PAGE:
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Monday, June 15, 2009

Guest Post: Crossroads

It took me a while, but I finally convinced a reader of this blog to share her experiences of living life deep in debt in hopes that her story, as presented in brief here, can help other avoid similar pitfalls. Keep reading. If you have questions, I will forward them to her, although I cannot promise a reply.

This could be really long so I'm going to try and stick to the highlights. This was hard to write because it is of course, much more complex than can be expressed in a short essay.

Where we are now

$40k in credit card debt. 3 kids ranging 10 to 5. Our ages: mid-40s (me) mid-50s (spouse). Own our home with $130,000 mortgage. Spouse currently not employed due to an injury. Spouses' business owes IRS $20k and credit cards $50k. We have a $50k HELOC. Future feels very precarious. We are not saving enough for "retirement" (whatever that is). Due to this stretch of spouse unemployment we are almost draining the meager emergency fund. No other assets other than modest house. We have payed down about $40k in debt via Consumer Credit Conseling Services, but at $1500/month this is unsustainable and since I care not about my "credit score" I will probably declare chapter 7 bankruptcy in the next few months.

How we got here

In the interest of sticking to the point, I will divide this section into 2 subsections:
1) mindset/attitude and 2) crossroads, ie events where we could have gone one way or the other and what we chose. Why we chose it can be explained by mindset so I won't bother going into the mindset at every crossroad.

The Mindset

Here are several catchphrases that described the mindset that led me here. I don't think any of these are particularly unusual just like I don't think the end result (deep debt) is particularly unusual.

1. It can't happen to us. Other people go broke, but not us.

2. Comfortable with debt. My spouse was in the process of changing careers. How do you pay for schooling? Student loan of course! Starting a business? How do you fund it? Credit, of course. Need a car? Car loan. When you are comfortable with using credit to buy things, the criteria is no longer "Can we afford it?" because you can afford anything you want, rather "Do we need it?" And when you have a seemingly bottomless pit of money to pull from, that line between want and need becomes fuzzy indeed.

3. Everyone's doing it. But of course when you reach a certain stage in life you 1) buy a house, 2) buy a car. Of course if you are frum your kids go to day school. Again, no objective criteria for determining affordability. Other people can do it -- surely we could, too.

4. Frum Welfare mentality. When we started dealing with the issue of paying tuition and were starting to glimpse the foundering of our financial house of cards, in the back of my mind was this sense that The Commuity would help us out. Whatever that means. :-) It's in the interests of The Community to have happy, stress-free, home-owning families with kids in day school. The Schools being an extension of The Community would surely not let us flounder. That same mindset was reflected in that financial profile of the frum family where the woman expressed something about The Community taking care of her for a couple years in the event of her husband's untimely demise so they didn't need [more] life insurance.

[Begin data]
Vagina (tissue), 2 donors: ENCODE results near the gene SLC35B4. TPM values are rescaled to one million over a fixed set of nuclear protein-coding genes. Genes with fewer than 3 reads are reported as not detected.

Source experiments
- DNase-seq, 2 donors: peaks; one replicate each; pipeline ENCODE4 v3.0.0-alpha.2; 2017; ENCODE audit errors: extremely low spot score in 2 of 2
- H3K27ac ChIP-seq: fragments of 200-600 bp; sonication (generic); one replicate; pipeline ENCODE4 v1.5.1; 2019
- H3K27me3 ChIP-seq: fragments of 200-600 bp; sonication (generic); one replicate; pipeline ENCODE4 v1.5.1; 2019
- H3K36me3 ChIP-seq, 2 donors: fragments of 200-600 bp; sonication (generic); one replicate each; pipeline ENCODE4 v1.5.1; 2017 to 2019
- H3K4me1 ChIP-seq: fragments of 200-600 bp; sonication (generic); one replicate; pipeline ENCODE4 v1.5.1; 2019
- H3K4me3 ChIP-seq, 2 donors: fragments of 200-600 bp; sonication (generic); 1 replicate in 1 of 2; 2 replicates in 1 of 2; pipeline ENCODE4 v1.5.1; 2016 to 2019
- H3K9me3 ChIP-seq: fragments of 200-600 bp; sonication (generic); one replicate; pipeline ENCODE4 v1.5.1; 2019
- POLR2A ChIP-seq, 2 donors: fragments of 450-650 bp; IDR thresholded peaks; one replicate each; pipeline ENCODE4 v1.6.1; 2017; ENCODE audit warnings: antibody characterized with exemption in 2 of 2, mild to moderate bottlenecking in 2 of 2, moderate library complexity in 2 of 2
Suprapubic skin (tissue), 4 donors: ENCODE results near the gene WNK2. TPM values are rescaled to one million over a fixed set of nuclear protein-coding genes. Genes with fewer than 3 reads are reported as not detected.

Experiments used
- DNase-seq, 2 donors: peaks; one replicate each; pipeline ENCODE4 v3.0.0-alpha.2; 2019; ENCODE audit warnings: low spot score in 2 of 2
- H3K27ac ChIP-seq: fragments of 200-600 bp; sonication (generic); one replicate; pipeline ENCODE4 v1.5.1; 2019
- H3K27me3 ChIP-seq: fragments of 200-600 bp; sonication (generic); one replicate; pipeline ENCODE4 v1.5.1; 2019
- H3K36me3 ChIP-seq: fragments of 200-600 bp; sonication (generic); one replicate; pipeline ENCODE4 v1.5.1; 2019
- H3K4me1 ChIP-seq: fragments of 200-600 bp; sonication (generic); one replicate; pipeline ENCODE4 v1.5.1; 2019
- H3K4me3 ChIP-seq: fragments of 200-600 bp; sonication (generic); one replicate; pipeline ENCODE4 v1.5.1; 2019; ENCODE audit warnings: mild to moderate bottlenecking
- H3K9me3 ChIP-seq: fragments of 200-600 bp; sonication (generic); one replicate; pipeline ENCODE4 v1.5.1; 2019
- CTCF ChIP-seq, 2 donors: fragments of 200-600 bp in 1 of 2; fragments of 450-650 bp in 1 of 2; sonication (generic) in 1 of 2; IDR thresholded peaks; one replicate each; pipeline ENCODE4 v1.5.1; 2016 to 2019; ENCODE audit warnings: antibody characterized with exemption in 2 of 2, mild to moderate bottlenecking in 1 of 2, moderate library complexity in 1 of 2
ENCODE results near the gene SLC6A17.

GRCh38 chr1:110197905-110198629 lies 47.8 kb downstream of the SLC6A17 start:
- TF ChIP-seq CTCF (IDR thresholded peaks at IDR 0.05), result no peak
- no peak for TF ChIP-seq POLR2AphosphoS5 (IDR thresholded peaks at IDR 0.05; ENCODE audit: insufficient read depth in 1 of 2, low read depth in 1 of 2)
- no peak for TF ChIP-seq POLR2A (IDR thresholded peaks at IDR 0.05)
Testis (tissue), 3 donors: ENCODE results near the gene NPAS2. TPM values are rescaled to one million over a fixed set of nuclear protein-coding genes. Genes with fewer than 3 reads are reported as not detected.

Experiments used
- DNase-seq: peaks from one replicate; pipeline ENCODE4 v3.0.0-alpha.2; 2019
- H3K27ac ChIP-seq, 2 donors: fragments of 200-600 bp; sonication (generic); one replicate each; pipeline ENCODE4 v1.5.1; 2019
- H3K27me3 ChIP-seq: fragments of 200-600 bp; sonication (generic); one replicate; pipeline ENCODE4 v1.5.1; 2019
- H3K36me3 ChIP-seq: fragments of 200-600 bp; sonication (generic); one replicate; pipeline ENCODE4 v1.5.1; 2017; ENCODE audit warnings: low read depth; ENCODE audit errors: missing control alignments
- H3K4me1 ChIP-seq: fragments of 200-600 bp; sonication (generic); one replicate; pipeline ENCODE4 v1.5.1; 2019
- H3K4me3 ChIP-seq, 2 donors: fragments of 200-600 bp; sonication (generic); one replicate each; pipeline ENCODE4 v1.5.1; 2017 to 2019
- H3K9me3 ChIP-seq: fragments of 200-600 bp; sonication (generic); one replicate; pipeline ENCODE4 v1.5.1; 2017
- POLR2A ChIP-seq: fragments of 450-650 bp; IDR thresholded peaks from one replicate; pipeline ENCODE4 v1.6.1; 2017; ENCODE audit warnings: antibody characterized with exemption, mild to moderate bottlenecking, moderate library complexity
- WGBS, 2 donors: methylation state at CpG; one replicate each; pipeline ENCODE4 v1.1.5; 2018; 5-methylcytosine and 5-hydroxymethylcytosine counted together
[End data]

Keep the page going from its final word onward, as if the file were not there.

5. Spending on the future. At the time we had our first kids and bought our first house, we still had not really established ourselves financially. We took on a lot of debt because we knew we'd be making more money in the future. Well, we are making more money now (or were until April), but the debt load was so high by then that a huge portion of it went to servicing debt.

6. This isn't really a mindset, but lack of communication between husband and wife on financial matters contributed greatly to this situation.

7. I should mention that I've had a credit card since college (mid-80's) so the credit spending habit has been loooonnng established.

The Actual Mistakes

Bought a house. We had enough for a modest down payment on a modest house (<$100k). But the house needed a lot of repairs and we are not do-it-yourselfers. Credit card debt +$30k. The house was a deal we "couldn't pass up", but in reality we couldn't afford it because we hadn't really established ourselves financially. We had >$50k in student loans and no emergency fund. That $30k eventually was paid off with inheritance money. Lesson learned: Do not buy a house when you are already broke from debt and have no emergency fund.

I stopped working full-time after baby #2 was about 14 months old (#1 was almost 3).. I was losing her mind. We 2 young babes (under 3) and no help from hubby, an 8 to 5:30 work schedule is a straight path to the nuthouse. However, this meant losing employer healthcare. Healthcare costs including insurance ended up being about $1200/month. We could not afford that so much of it went straight onto the credit card. Husband, in 2nd career till not financially established. I have to admit that it really gets under my skin when people (or schools) suggest that household help for dual-fulltime working famlies is a luxury. FYI I can not afford household help now and sometimes it's - ahem - very difficult. The stress of running the house myself and working full-time surely contributes to the current mindset (read on for more details on that). Let's leave that subject for another day.

Maintained faith that things would improve and anyway, people like us don't live like "that" so we continued to incur credit card debt. Lesson learned: where there is a will, there is a way. If you don't have the money, don't spend the money!